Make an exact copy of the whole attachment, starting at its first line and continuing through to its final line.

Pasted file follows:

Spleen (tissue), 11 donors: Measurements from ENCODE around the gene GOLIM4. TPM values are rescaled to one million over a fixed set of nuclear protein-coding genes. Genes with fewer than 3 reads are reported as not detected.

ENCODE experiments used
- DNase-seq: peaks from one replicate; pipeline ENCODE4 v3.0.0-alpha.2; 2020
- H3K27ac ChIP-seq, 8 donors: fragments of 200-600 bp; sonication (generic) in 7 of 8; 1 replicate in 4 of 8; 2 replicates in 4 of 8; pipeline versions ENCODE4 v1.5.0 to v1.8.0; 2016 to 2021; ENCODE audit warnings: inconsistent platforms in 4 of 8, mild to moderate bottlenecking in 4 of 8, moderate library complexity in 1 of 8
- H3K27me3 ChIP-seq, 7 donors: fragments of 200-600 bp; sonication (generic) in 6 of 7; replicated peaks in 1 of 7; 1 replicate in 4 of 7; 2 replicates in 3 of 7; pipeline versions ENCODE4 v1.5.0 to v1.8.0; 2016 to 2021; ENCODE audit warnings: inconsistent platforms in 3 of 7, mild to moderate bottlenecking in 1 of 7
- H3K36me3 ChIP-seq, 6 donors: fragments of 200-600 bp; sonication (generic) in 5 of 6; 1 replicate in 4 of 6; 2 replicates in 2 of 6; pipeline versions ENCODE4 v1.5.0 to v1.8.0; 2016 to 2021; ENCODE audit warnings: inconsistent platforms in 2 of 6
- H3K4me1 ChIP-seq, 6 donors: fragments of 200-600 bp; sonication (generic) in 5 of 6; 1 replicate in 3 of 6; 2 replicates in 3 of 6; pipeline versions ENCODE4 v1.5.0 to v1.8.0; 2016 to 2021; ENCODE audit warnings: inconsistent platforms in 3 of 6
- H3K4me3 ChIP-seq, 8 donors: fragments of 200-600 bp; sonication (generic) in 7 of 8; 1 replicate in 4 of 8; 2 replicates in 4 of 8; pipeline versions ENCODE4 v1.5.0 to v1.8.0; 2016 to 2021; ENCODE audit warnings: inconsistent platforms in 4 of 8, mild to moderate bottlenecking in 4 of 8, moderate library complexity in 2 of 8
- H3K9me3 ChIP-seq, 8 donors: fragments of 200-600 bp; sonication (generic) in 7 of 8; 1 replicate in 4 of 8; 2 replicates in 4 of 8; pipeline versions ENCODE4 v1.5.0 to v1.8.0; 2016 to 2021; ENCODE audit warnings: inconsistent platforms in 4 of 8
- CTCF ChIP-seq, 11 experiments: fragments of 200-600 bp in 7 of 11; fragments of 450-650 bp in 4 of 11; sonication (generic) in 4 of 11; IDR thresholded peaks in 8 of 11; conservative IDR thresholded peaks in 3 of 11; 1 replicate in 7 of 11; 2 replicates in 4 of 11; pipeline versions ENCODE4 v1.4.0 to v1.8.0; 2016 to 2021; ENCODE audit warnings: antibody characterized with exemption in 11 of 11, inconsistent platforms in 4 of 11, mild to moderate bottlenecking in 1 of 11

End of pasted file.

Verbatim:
Spleen (tissue), 11 donors: Measurements from ENCODE around the gene GOLIM4. TPM values are rescaled to one million over a fixed set of nuclear protein-coding genes. Genes with fewer than 3 reads are reported as not detected.

ENCODE experiments used
- DNase-seq: peaks from one replicate; pipeline ENCODE4 v3.0.0-alpha.2; 2020
- H3K27ac ChIP-seq, 8 donors: fragments of 200-600 bp; sonication (generic) in 7 of 8; 1 replicate in 4 of 8; 2 replicates in 4 of 8; pipeline versions ENCODE4 v1.5.0 to v1.8.0; 2016 to 2021; ENCODE audit warnings: inconsistent platforms in 4 of 8, mild to moderate bottlenecking in 4 of 8, moderate library complexity in 1 of 8
- H3K27me3 ChIP-seq, 7 donors: fragments of 200-600 bp; sonication (generic) in 6 of 7; replicated peaks in 1 of 7; 1 replicate in 4 of 7; 2 replicates in 3 of 7; pipeline versions ENCODE4 v1.5.0 to v1.8.0; 2016 to 2021; ENCODE audit warnings: inconsistent platforms in 3 of 7, mild to moderate bottlenecking in 1 of 7
- H3K36me3 ChIP-seq, 6 donors: fragments of 200-600 bp; sonication (generic) in 5 of 6; 1 replicate in 4 of 6; 2 replicates in 2 of 6; pipeline versions ENCODE4 v1.5.0 to v1.8.0; 2016 to 2021; ENCODE audit warnings: inconsistent platforms in 2 of 6
- H3K4me1 ChIP-seq, 6 donors: fragments of 200-600 bp; sonication (generic) in 5 of 6; 1 replicate in 3 of 6; 2 replicates in 3 of 6; pipeline versions ENCODE4 v1.5.0 to v1.8.0; 2016 to 2021; ENCODE audit warnings: inconsistent platforms in 3 of 6
- H3K4me3 ChIP-seq, 8 donors: fragments of 200-600 bp; sonication (generic) in 7 of 8; 1 replicate in 4 of 8; 2 replicates in 4 of 8; pipeline versions ENCODE4 v1.5.0 to v1.8.0; 2016 to 2021; ENCODE audit warnings: inconsistent platforms in 4 of 8, mild to moderate bottlenecking in 4 of 8, moderate library complexity in 2 of 8
- H3K9me3 ChIP-seq, 8 donors: fragments of 200-600 bp; sonication (generic) in 7 of 8; 1 replicate in 4 of 8; 2 replicates in 4 of 8; pipeline versions ENCODE4 v1.5.0 to v1.8.0; 2016 to 2021; ENCODE audit warnings: inconsistent platforms in 4 of 8
- CTCF ChIP-seq, 11 experiments: fragments of 200-600 bp in 7 of 11; fragments of 450-650 bp in 4 of 11; sonication (generic) in 4 of 11; IDR thresholded peaks in 8 of 11; conservative IDR thresholded peaks in 3 of 11; 1 replicate in 7 of 11; 2 replicates in 4 of 11; pipeline versions ENCODE4 v1.4.0 to v1.8.0; 2016 to 2021; ENCODE audit warnings: antibody characterized with exemption in 11 of 11, inconsistent platforms in 4 of 11, mild to moderate bottlenecking in 1 of 11